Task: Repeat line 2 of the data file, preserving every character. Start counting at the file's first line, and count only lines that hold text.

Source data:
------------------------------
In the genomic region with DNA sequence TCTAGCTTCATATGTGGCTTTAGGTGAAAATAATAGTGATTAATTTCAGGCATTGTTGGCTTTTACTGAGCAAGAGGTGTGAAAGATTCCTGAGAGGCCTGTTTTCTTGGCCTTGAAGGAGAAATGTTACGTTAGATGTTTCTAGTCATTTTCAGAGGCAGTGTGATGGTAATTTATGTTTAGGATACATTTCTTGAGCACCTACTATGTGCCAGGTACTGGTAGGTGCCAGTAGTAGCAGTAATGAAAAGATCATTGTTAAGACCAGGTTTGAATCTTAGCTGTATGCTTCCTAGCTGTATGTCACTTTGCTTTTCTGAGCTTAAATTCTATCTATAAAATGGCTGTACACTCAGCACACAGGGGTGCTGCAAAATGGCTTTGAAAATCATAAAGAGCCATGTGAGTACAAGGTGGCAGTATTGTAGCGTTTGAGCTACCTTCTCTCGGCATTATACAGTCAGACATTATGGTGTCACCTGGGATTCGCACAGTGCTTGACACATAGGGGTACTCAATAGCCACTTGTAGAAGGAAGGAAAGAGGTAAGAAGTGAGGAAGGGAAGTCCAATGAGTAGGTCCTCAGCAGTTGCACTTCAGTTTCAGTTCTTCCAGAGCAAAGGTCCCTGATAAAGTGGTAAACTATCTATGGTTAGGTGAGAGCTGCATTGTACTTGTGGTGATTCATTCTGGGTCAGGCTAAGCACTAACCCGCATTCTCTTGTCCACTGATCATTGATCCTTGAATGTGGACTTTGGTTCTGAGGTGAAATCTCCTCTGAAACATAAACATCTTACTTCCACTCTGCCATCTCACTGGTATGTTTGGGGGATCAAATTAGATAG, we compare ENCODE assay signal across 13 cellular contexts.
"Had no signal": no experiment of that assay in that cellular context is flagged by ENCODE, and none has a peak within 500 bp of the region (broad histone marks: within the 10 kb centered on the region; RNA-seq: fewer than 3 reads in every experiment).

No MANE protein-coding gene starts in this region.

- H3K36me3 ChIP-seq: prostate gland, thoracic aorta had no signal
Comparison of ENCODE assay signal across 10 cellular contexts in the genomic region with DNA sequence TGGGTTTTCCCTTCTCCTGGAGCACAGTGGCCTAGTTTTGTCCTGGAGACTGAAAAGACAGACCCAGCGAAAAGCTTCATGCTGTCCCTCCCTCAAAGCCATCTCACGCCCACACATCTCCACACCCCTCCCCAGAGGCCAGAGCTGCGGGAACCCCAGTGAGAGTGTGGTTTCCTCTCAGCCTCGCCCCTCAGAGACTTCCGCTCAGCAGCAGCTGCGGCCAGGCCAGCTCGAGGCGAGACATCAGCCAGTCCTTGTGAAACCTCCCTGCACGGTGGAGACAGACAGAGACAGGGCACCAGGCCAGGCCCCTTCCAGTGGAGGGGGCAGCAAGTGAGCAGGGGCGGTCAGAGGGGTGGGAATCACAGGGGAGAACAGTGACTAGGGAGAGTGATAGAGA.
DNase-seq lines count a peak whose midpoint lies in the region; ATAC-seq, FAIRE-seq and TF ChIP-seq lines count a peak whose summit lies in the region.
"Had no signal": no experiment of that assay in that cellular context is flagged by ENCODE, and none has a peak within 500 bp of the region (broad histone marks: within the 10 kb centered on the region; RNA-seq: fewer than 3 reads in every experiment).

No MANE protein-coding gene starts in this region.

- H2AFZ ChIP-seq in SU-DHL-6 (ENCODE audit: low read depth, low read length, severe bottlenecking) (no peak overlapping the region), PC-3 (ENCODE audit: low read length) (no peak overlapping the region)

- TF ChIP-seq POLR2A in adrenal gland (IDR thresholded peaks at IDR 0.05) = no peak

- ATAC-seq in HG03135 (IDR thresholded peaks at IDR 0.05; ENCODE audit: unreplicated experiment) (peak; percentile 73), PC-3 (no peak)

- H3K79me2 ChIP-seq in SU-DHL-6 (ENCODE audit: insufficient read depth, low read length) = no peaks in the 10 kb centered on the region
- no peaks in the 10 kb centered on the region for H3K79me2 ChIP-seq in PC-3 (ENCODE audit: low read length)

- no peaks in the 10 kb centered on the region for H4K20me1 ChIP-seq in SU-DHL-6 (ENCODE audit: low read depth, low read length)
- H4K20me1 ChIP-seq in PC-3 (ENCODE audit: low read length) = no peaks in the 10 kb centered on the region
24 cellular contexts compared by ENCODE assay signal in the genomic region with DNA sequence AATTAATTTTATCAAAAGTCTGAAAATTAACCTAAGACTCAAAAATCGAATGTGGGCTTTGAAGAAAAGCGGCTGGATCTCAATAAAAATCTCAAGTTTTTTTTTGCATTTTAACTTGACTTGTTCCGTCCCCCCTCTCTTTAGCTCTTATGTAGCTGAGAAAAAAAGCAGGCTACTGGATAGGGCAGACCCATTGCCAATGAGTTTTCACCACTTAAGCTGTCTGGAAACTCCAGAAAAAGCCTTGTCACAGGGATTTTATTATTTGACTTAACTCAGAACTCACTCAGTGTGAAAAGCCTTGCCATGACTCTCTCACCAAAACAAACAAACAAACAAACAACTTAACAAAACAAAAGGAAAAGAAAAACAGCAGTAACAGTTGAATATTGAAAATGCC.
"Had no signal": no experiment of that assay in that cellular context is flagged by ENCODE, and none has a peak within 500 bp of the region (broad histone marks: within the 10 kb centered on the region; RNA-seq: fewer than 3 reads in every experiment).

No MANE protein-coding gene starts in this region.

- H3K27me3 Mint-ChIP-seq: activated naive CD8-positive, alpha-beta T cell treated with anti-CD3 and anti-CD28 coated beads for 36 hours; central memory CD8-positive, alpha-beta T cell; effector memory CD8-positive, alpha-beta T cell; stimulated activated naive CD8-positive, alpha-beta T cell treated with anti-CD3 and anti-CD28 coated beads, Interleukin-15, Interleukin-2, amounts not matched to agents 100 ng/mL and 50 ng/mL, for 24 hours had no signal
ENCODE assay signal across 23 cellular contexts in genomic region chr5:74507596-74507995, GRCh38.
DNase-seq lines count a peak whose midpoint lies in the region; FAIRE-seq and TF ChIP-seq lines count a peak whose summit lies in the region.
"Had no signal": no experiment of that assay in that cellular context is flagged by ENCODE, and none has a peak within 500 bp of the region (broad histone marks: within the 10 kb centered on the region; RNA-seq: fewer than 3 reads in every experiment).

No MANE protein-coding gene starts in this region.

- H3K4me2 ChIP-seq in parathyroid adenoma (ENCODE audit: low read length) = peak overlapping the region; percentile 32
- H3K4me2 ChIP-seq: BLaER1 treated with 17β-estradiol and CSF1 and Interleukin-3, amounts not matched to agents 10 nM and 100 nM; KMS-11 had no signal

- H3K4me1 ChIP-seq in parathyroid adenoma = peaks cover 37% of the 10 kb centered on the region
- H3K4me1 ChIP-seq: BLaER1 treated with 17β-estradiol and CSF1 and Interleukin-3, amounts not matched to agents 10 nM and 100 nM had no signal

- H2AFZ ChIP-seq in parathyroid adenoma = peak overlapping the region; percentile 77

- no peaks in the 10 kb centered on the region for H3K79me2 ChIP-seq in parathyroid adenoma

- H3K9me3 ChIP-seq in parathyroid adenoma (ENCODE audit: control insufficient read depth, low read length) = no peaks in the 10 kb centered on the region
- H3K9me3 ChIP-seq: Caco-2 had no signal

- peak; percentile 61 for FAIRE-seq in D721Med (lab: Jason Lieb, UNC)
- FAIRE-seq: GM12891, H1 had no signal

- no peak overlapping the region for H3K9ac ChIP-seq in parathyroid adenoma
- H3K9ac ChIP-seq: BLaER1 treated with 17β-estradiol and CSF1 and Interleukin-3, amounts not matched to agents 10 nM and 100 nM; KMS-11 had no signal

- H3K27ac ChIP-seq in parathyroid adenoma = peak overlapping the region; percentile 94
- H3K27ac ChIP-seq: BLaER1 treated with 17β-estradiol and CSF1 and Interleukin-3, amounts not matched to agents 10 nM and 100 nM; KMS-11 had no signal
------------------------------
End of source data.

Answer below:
"Had no signal": no experiment of that assay in that cellular context is flagged by ENCODE, and none has a peak within 500 bp of the region (broad histone marks: within the 10 kb centered on the region; RNA-seq: fewer than 3 reads in every experiment).